Practicing Usability in the future
You could say web design and development today is practiced by more people than just a few years ago, and you'd be right -- if you ignore the quality and complexity of the work. Lightweight HTML development and graphic design tools have opened the field to a much broader set of people. But companies didn't throw away their graphic designers and HTML developers -- they are still at work, but now focus on more difficult, more important, more risk-intensive projects.
Will the same thing happen with Usability and Information Architecture? Should we worry about it?
Yes and No.
Lightweight usability methods will continue to gain popularity. People like Steve Krug and Jakob Nielsen are acting as evangelists for usability. Those two "gurus" are very different in their approach to the unwashed -- Jakob can rub many people the wrong way -- being perceived as dogmatic, and Krug sells simplicity with humor and encouragingly says "you can do it too, this is easy" -- but both effectively convey the principle that "usability" as a concept revolves around being user-centric.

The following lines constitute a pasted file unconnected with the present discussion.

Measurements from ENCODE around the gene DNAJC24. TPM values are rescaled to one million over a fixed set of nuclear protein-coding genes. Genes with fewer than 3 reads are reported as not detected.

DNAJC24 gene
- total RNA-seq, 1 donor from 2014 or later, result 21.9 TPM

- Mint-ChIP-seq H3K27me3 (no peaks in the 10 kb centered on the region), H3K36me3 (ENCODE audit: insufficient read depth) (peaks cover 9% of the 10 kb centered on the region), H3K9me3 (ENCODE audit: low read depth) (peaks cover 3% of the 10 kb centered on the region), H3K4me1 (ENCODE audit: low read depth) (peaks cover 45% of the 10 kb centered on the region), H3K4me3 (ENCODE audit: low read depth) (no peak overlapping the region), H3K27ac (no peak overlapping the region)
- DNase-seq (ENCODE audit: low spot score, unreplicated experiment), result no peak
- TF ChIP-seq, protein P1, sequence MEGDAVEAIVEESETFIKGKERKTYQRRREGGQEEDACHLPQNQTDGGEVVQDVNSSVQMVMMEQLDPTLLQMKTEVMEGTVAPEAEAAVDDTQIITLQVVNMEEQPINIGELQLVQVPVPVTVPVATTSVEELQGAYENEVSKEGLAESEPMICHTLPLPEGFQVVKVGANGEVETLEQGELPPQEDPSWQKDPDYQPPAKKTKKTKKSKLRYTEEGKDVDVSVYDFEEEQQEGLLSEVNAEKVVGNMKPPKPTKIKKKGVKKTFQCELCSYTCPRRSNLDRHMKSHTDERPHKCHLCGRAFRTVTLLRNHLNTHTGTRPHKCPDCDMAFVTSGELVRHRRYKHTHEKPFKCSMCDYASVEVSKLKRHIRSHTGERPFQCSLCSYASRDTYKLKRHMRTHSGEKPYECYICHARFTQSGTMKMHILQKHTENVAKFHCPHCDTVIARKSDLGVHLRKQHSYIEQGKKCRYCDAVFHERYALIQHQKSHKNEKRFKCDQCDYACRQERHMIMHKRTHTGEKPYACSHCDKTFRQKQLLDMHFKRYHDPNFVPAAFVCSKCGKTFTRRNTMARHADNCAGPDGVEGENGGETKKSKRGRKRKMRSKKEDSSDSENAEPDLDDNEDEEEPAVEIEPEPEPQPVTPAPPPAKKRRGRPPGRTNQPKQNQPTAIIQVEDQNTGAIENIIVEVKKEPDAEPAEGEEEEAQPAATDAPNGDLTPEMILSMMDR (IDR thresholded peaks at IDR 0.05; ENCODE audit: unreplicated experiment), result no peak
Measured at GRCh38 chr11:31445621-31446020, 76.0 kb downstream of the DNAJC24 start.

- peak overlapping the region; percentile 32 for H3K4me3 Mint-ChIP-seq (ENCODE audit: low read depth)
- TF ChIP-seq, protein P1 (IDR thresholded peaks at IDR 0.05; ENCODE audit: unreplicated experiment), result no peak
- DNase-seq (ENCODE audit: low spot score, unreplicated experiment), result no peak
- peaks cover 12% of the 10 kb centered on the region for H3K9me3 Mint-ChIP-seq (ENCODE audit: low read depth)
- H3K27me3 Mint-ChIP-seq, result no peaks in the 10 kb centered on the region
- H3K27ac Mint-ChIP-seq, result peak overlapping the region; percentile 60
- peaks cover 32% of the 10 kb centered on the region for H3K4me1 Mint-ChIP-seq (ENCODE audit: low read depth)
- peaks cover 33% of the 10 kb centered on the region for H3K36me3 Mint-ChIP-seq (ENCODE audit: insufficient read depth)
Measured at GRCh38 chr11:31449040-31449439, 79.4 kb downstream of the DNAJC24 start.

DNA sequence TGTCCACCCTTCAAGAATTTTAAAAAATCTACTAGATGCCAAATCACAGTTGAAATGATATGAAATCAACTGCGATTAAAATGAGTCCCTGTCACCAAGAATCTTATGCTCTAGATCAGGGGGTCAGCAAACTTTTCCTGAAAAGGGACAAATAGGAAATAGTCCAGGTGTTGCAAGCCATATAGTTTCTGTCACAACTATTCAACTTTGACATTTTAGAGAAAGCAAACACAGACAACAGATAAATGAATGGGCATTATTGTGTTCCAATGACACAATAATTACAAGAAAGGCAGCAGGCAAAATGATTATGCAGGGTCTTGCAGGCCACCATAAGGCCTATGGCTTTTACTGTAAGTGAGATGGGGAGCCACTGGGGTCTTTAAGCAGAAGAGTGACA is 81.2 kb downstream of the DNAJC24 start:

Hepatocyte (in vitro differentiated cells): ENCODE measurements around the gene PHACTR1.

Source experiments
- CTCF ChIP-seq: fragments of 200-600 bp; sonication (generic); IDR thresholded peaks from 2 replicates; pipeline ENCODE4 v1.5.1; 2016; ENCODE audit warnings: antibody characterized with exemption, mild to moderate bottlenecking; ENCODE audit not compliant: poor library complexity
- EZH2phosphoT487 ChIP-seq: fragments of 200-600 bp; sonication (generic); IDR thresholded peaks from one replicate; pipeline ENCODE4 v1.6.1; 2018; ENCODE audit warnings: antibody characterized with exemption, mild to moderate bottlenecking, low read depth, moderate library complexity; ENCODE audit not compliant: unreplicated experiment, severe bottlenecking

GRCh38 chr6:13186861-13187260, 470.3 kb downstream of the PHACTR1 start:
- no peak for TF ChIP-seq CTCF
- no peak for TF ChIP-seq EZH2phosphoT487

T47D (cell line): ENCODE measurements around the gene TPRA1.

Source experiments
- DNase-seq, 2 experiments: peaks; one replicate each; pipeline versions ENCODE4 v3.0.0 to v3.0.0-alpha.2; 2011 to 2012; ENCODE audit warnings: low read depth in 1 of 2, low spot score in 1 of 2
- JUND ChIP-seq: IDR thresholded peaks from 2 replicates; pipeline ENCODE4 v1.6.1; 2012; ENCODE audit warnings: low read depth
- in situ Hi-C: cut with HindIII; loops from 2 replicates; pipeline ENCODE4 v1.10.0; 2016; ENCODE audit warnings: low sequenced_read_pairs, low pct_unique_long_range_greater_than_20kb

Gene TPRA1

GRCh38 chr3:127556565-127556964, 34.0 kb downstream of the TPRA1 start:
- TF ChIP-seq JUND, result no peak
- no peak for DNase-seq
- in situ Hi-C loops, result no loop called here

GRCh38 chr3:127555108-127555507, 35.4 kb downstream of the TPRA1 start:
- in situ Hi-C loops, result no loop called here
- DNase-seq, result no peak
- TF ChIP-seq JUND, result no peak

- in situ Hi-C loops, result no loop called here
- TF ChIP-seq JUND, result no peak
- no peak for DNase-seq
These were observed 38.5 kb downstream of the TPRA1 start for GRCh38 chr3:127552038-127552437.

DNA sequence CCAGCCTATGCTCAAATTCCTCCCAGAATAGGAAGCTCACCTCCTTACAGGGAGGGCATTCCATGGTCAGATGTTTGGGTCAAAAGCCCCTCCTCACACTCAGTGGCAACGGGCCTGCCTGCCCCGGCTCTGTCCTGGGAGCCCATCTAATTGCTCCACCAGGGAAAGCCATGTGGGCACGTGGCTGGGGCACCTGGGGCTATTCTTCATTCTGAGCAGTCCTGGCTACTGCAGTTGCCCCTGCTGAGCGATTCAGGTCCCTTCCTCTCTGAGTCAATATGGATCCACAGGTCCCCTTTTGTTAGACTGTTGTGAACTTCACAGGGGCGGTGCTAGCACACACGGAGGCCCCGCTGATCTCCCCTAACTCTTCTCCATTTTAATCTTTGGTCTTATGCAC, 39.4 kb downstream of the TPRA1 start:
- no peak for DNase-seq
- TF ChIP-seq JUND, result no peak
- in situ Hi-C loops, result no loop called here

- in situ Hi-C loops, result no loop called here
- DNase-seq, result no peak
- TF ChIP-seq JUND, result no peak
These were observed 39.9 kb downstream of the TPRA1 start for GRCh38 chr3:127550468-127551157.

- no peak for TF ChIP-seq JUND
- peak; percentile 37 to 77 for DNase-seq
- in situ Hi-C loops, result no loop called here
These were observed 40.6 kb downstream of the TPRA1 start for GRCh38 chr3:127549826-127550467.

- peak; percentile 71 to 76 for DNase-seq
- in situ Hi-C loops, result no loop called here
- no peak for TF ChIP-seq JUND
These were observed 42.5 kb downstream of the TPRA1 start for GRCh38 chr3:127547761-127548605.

Yet while in the future there will be more developers and designers doing guerilla usability testing -- they will remain novices when it comes to the finer points of User-Centered Design. They won't know a heuristic from a urologist. The good news is that those same novices will get hungry for knowledge and skills...and they will promote usability-as-business-advantage within their organizations. In effect, they will create fertile ground for "the experts" -- who I'm afraid will remain in short supply.
Good information architectures will still be created by the pros in the future. Information Architecture (IA) is not a simple discipline -- just like building architecture -- you might be able to blueprint and build a shed for your mower, but a house or an office building is a whole different story. IA projects in the future will continue to get more complex, and integrating multiple sites, content, and workflow-intensive applications will require an experienced information architect with real training.
In the end, big, critical and risk-intensive projects will involve usability professionals and information architects with significant training and experience. Less experienced practitioners -- usually trying to play many roles -- will take care of the smaller, simpler efforts. We shouldn't worry about this. Instead, we should focus and enhance our skills so we can meet the new challenges ahead: systems that involve more integration, the need to design and test for multiple platforms and devices, and users that will come to expect an even higher level of usability and utility.